Apologizing for my prima donna ICU coworkers. - Page 2Register Today!
- Jan 19, '12 by ANurseDividedWell I just left the ICU after 9 years and my coworkers and I would often complain about this very thing. It wasn't until I had an opportunity to speak with an ER nurse that I fully grasped the concept of what their role is. The ER nurse is supposed to stabilize the situation so that the patient is able to move onto the next part of his/her field trip through the hospital. I had coworkers complain about "big" things which are "little" things to an ER nurse in the grand scheme of things.
I do feel, however, if a patient has been in the ER nurse's care for a substanial amount of time, certain things can be done--such as placing a line or sending them to the department for a critical test rather waiting for the ICU nurse to do it. As we all know, time is off the essence with some of these patients.
I think that it would be great if time permitted, ER and ICU nurses had a chance to switch position for a day or maybe for half a shift to truly grasp the concept of what the other expects...until then, I feel that it is always going to be us versus them so to speak.
- Jan 19, '12 by suannaIf you watch the TV medical shows, ERs accurately diagnose, treat, perform complex surgery, recover the patient and educate the family, patient and community all in 4 minutes. I think you aren't holding your ER to a high enough standard.
As for the ER where I work- I would rather they did as little as necessary to get my patient to me alive. I have more years of experience and more resources on hand to manage the patient. I don't want to have to deal with a pneumothorax because a central line was placed in hurried conditions by less skilled providers in less sterile conditions. I have enough to deal with in solving the problems the patient came in with, not adding to they with problems we (the hospital) caused.
- Jan 19, '12 by DebanamRNIf I could fix the patient they would be going home, not to ICU. That being said, it is difficult when you have 1 or 2 critical patients, a transfer, two other patients with families up your rear, demanding pillows/food/drugs/water/etc. I have had as many as 8 patients at a time, maybe all easy, maybe all really sick. I take what I get. Can't help out the ICU nurse who expects everything to be done. Can't hold up a bed in the ER when the pt needs a 2 hour nuclear med test, especially when the charge nurse is on my back to get the pt upstairs because we have a full waiting room and a 2 or 4 hour wait. I wish I had time to give the care I want to give to my patients, but honestly, I don't. I just stabilize them and out or up they go. And when you call me and I tell you I can't give report because the helicopter is on the pad and the flight nurse is standing in front of me, for goodness sake's don't get huffy. I will call you back when my patient is out the door. I get enough guff from patient's crazy families. I don't get huffy when you tell me your are transferring a patient. Its just part of the job.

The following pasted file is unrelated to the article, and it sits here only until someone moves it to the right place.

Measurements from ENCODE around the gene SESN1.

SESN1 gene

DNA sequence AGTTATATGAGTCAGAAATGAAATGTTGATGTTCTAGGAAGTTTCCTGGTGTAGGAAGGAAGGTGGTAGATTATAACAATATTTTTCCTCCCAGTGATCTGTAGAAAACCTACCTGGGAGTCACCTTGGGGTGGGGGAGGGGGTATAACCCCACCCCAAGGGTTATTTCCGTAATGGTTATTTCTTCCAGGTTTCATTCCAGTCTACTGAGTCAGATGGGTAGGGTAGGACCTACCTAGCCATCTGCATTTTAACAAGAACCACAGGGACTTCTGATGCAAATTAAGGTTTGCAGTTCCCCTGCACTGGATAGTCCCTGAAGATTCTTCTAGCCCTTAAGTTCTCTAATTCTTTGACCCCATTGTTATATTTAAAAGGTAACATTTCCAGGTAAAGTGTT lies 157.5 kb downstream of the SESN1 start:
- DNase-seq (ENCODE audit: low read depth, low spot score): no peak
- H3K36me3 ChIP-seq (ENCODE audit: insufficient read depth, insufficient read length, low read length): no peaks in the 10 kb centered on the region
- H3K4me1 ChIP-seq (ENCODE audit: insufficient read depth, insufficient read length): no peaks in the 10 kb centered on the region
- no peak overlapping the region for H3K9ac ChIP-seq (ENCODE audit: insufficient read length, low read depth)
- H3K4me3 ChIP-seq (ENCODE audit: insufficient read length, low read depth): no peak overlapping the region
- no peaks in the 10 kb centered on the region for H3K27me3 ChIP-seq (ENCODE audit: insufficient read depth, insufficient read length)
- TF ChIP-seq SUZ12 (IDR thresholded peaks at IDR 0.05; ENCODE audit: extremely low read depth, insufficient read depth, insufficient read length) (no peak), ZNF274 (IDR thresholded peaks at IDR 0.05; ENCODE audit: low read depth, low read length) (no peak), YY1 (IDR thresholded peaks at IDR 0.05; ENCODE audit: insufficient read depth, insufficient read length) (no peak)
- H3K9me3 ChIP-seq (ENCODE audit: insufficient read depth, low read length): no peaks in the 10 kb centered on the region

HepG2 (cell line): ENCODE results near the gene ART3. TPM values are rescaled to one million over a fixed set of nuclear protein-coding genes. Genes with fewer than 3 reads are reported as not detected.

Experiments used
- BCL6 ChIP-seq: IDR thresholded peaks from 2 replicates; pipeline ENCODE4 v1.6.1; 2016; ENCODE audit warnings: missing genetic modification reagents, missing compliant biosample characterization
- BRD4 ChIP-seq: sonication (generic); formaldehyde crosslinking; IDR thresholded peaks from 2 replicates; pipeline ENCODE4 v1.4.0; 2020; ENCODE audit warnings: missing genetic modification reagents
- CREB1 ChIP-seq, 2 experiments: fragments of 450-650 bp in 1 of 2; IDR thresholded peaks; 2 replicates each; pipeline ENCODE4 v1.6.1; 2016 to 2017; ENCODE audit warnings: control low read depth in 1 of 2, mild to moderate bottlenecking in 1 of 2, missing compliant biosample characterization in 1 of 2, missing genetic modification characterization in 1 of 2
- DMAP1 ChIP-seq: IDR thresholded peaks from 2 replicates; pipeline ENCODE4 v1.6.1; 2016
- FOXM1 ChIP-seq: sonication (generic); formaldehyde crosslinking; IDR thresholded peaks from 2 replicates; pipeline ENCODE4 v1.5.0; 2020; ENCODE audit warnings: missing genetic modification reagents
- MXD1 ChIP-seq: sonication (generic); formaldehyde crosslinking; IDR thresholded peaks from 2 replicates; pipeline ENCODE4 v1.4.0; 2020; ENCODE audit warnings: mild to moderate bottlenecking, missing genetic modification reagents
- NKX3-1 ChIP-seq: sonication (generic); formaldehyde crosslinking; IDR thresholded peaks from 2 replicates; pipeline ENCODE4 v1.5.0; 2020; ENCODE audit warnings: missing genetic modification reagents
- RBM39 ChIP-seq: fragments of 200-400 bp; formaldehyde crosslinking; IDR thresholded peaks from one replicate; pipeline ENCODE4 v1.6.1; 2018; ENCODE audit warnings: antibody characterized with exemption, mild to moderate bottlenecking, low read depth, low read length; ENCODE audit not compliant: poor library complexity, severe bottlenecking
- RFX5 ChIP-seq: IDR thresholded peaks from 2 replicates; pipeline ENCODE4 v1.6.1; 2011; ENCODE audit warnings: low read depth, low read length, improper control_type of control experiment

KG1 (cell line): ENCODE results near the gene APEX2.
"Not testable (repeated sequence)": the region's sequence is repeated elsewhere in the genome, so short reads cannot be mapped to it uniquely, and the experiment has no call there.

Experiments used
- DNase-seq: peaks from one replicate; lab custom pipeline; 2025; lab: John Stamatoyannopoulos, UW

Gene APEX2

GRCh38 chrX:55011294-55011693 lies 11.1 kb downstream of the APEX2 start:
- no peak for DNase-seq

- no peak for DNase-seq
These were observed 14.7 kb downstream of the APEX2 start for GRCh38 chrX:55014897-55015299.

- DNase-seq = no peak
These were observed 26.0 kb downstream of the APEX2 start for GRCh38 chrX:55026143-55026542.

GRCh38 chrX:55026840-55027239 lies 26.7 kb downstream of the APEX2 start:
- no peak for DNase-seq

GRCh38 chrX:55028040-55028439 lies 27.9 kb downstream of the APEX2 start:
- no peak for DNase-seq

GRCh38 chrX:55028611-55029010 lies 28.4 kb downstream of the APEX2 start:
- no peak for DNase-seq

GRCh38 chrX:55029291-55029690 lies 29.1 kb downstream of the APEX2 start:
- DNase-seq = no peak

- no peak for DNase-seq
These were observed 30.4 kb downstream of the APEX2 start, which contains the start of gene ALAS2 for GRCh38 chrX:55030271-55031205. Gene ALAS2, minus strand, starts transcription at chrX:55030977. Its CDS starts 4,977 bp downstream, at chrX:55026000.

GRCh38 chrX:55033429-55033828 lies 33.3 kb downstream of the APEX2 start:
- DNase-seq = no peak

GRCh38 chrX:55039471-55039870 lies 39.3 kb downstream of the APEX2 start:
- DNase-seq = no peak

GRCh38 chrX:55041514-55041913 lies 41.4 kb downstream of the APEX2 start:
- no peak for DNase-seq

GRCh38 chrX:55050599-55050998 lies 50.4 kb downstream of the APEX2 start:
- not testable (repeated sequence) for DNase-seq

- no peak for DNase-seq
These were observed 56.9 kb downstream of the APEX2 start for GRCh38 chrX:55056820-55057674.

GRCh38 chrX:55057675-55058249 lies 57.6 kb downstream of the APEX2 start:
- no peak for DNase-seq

- Jan 21, '12 by brainkandy87Quote from OCNRN63Not at all, because there's a large majority that would rather be on their phone than taking care of pts. I have absolutely no problem making generalizations about older nurses. I work with plenty of them and most are burnt out and complain about arbitrary things.Thanks for making sweeping generalizations about older nurses. I'm sure you won't mind my complaints about slacker younger nurses who spend their time texting or on FB instead of working.
- Jan 21, '12 by kxvcI just made the switch from ER to ICU nursing. I love ER nursing, it's where I started as a new grad, and I know I will return to it some day. I just thought having ICU experience would make me a more well rounded nurse. That being said I can totally appreciate both sides of the coin now. The mentality is very different in ER and ICU, and that is probably why they tend to clash. In the ER my focus was keeping my patient alive with the little info I had. In the ICU I know every detail about them, and then some. I think both are excellent positions which require great skills in critical thinking, assessments, independence, and team work. As a previous poster stated I also think ER nurses can benefit from a day in the ICU nurse's shoes and vice versa.
- Jan 21, '12 by Ruby VeeQuote from brainkandy87an offensive statement is no less offensive because you've said you "don't mean to offend". in fact, it's more offensive. you know you're saying something that might offend someone, but you just don't care.and i don't mean to offend any older nurses, this is just what i've noticed as a young nurse. so no hate, please.
- Jan 22, '12 by brainkandy87Quote from ruby veeyou're right, i should've not included that post. i do stand by my original statement, as well as the above post, however.an offensive statement is no less offensive because you've said you "don't mean to offend". in fact, it's more offensive. you know you're saying something that might offend someone, but you just don't care.